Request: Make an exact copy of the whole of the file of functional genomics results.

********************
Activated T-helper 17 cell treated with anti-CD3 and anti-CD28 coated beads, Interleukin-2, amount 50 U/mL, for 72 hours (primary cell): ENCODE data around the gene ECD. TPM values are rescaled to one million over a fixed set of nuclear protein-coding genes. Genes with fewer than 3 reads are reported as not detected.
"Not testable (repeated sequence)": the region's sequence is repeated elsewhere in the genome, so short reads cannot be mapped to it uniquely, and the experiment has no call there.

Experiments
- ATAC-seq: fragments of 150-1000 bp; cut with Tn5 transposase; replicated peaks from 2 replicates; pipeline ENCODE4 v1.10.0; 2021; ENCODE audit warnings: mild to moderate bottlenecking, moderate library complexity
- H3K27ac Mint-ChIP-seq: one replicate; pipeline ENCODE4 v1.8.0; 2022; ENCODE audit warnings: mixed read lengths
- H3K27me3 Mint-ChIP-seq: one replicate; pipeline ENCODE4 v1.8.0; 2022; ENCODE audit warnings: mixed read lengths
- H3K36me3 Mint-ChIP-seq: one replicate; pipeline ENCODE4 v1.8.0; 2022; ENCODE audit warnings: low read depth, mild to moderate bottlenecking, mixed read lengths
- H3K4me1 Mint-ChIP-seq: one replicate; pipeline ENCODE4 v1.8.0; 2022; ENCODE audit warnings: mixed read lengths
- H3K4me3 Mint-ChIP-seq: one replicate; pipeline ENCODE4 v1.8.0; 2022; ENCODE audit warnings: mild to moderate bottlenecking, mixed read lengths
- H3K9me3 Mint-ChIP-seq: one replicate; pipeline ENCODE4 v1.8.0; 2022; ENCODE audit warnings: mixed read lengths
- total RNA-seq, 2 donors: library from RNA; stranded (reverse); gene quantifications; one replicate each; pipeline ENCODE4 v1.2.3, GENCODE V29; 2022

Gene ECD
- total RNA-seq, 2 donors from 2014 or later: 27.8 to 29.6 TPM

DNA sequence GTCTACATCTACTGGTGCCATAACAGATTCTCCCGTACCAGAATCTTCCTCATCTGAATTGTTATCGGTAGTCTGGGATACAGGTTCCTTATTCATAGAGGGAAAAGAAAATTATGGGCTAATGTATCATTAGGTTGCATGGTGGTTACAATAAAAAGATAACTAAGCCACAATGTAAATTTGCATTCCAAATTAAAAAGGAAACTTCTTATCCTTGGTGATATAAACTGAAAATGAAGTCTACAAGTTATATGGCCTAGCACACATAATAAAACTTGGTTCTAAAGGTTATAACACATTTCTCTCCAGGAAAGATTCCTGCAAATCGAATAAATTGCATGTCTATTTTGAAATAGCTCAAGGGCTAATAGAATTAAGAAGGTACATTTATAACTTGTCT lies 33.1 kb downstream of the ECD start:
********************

Activated T-helper 17 cell treated with anti-CD3 and anti-CD28 coated beads, Interleukin-2, amount 50 U/mL, for 72 hours (primary cell): ENCODE data around the gene ECD. TPM values are rescaled to one million over a fixed set of nuclear protein-coding genes. Genes with fewer than 3 reads are reported as not detected.
"Not testable (repeated sequence)": the region's sequence is repeated elsewhere in the genome, so short reads cannot be mapped to it uniquely, and the experiment has no call there.

Experiments
- ATAC-seq: fragments of 150-1000 bp; cut with Tn5 transposase; replicated peaks from 2 replicates; pipeline ENCODE4 v1.10.0; 2021; ENCODE audit warnings: mild to moderate bottlenecking, moderate library complexity
- H3K27ac Mint-ChIP-seq: one replicate; pipeline ENCODE4 v1.8.0; 2022; ENCODE audit warnings: mixed read lengths
- H3K27me3 Mint-ChIP-seq: one replicate; pipeline ENCODE4 v1.8.0; 2022; ENCODE audit warnings: mixed read lengths
- H3K36me3 Mint-ChIP-seq: one replicate; pipeline ENCODE4 v1.8.0; 2022; ENCODE audit warnings: low read depth, mild to moderate bottlenecking, mixed read lengths
- H3K4me1 Mint-ChIP-seq: one replicate; pipeline ENCODE4 v1.8.0; 2022; ENCODE audit warnings: mixed read lengths
- H3K4me3 Mint-ChIP-seq: one replicate; pipeline ENCODE4 v1.8.0; 2022; ENCODE audit warnings: mild to moderate bottlenecking, mixed read lengths
- H3K9me3 Mint-ChIP-seq: one replicate; pipeline ENCODE4 v1.8.0; 2022; ENCODE audit warnings: mixed read lengths
- total RNA-seq, 2 donors: library from RNA; stranded (reverse); gene quantifications; one replicate each; pipeline ENCODE4 v1.2.3, GENCODE V29; 2022

Gene ECD
- total RNA-seq, 2 donors from 2014 or later: 27.8 to 29.6 TPM

DNA sequence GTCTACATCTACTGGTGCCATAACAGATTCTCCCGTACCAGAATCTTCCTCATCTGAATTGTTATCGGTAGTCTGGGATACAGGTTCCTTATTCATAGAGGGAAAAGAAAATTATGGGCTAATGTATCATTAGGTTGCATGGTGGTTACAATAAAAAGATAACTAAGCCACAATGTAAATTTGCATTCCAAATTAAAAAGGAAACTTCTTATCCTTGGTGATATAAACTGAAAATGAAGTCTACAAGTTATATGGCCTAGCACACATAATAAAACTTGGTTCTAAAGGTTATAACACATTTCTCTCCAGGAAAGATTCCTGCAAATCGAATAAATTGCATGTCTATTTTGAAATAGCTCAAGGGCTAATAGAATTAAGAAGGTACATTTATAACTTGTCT lies 33.1 kb downstream of the ECD start: